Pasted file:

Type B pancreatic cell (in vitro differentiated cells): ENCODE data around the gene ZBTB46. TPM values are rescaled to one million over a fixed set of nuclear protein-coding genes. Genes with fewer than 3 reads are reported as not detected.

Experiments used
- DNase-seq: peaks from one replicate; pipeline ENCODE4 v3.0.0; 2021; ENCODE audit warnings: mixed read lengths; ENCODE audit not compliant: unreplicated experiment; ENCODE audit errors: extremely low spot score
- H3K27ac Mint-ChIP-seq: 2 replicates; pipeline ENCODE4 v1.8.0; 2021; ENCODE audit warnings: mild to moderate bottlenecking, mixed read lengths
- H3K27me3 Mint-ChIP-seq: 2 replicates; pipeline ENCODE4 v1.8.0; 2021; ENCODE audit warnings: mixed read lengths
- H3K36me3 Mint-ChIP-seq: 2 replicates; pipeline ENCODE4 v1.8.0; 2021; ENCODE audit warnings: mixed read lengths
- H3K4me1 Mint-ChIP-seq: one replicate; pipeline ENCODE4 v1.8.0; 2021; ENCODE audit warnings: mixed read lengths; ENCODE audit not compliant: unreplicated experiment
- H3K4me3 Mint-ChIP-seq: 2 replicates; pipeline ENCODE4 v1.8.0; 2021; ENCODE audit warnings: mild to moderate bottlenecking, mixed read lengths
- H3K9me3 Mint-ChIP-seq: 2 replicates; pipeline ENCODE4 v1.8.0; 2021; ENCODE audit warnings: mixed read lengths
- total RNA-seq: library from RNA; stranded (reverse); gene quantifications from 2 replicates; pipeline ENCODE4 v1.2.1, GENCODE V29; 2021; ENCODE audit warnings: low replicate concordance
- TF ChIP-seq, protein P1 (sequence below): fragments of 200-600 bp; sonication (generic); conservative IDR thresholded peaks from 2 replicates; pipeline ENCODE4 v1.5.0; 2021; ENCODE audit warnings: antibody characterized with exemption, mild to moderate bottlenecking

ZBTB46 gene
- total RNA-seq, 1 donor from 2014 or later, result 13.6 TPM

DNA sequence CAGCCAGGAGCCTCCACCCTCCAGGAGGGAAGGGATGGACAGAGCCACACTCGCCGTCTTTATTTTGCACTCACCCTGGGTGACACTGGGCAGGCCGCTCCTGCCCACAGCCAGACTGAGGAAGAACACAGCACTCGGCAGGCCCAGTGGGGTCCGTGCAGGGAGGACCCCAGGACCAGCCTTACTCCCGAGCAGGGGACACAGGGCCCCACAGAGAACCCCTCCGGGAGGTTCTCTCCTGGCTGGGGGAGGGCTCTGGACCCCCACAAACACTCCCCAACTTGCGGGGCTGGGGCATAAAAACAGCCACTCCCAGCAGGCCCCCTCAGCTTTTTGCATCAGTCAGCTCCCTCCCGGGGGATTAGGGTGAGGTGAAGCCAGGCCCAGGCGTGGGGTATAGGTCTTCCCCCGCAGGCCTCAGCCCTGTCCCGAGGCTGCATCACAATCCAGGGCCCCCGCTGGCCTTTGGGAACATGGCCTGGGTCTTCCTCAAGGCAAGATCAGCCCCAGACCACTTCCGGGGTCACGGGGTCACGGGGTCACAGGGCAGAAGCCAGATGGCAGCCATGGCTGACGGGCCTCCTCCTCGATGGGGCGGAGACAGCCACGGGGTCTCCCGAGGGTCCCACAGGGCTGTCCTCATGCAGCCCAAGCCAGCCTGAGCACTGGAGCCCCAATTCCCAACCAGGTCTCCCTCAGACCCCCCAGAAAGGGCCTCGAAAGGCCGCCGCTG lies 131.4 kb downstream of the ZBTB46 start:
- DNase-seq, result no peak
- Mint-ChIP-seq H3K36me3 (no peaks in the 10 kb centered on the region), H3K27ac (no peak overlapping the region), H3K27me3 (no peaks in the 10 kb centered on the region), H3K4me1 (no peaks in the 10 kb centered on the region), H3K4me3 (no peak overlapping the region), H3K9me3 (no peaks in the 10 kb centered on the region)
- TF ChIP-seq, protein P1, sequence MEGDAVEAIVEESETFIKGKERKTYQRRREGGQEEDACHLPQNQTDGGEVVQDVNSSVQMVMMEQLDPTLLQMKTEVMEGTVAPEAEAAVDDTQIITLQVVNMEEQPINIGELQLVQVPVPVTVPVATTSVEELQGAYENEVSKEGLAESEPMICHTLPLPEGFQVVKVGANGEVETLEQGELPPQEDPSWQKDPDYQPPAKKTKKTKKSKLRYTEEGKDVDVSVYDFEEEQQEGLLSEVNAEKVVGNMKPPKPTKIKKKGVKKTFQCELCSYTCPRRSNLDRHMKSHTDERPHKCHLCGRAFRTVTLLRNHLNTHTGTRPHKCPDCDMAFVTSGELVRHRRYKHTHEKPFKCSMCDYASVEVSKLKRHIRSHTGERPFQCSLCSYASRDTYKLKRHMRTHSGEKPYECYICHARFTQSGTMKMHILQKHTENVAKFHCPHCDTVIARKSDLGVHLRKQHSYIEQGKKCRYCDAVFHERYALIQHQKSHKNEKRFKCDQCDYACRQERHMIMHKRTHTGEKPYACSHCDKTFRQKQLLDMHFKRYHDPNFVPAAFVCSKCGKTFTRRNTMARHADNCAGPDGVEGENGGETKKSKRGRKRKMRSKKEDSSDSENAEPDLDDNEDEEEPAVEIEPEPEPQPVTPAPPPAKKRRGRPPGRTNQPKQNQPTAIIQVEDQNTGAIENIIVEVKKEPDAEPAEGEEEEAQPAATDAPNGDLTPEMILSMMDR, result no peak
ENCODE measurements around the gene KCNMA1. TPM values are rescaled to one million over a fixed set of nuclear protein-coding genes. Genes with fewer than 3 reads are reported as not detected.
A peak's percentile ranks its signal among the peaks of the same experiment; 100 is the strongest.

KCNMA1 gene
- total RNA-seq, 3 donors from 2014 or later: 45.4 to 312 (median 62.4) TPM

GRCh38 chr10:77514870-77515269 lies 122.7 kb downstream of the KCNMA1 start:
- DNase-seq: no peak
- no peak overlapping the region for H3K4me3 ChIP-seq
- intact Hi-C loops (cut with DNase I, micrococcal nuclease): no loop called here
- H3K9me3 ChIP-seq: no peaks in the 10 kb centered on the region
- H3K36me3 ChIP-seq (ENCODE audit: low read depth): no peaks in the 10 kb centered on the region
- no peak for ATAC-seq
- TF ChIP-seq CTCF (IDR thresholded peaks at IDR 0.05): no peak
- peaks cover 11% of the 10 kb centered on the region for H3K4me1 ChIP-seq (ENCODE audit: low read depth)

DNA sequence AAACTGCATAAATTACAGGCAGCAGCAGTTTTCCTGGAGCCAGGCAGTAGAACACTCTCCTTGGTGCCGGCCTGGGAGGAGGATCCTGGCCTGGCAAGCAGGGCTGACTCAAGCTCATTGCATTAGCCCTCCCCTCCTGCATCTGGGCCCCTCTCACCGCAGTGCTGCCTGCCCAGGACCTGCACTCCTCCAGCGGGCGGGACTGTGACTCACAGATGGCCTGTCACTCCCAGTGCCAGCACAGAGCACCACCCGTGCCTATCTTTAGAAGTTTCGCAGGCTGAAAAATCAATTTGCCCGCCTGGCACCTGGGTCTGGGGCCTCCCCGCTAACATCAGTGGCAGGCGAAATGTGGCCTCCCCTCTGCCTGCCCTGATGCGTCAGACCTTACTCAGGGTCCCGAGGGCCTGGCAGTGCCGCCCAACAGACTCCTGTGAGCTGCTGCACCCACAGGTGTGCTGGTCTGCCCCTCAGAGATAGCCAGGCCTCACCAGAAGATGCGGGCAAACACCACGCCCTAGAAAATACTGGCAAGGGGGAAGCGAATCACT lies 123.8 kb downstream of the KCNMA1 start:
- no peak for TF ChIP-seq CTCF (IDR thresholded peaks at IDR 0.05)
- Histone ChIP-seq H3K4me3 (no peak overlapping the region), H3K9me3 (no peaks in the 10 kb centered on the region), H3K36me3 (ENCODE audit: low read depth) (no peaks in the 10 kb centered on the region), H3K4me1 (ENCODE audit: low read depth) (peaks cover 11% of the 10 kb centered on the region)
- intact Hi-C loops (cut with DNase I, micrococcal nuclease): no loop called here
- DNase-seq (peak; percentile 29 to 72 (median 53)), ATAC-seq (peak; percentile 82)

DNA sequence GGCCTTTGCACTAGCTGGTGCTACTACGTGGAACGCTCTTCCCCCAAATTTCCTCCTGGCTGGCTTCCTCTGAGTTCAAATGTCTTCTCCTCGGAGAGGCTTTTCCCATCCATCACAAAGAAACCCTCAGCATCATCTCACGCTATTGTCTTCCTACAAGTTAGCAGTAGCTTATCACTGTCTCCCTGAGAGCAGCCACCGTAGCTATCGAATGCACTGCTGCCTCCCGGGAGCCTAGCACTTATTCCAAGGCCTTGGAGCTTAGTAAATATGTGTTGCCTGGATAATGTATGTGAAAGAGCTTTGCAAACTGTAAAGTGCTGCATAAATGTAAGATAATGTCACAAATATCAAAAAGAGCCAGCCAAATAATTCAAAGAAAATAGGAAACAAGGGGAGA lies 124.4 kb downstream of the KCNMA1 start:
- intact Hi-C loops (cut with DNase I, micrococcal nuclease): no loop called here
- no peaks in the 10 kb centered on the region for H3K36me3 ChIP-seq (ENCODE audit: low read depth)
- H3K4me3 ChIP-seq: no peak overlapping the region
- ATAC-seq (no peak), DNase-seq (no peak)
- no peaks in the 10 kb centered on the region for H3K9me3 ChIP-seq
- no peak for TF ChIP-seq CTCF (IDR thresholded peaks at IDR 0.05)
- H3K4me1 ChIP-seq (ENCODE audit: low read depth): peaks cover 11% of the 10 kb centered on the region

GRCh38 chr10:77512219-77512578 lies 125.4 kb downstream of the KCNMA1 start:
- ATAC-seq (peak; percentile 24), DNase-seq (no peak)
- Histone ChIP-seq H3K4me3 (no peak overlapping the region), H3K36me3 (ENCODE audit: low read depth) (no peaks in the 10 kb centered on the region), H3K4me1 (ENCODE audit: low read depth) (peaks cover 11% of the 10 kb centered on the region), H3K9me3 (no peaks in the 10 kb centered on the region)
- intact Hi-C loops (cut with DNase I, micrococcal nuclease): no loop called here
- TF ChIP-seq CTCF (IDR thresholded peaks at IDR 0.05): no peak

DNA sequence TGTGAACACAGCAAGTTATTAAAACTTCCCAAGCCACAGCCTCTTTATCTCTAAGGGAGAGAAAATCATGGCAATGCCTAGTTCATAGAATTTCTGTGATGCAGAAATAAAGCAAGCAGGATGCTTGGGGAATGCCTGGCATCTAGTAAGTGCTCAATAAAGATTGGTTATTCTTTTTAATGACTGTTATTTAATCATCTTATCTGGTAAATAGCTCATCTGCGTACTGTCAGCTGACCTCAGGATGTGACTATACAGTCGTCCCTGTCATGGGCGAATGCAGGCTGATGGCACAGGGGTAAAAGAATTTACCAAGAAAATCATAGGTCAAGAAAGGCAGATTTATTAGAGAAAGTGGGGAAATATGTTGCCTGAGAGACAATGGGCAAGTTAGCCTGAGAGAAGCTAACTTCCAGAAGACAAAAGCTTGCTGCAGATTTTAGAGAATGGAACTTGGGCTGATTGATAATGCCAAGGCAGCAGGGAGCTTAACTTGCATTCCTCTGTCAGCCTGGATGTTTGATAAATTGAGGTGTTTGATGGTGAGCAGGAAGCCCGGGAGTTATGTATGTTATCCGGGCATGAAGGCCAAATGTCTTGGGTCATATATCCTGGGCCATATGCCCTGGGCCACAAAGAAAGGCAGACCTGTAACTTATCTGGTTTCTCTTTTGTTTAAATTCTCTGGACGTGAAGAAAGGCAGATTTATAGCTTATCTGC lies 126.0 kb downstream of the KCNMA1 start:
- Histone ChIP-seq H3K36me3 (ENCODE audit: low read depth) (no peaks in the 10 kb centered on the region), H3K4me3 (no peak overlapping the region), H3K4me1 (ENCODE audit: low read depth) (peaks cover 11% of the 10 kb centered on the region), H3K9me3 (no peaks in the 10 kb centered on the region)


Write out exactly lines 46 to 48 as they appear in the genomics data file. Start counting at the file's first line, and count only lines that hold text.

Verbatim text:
- Histone ChIP-seq H3K4me3 (no peak overlapping the region), H3K36me3 (ENCODE audit: low read depth) (no peaks in the 10 kb centered on the region), H3K4me1 (ENCODE audit: low read depth) (peaks cover 11% of the 10 kb centered on the region), H3K9me3 (no peaks in the 10 kb centered on the region)
- intact Hi-C loops (cut with DNase I, micrococcal nuclease): no loop called here
- TF ChIP-seq CTCF (IDR thresholded peaks at IDR 0.05): no peak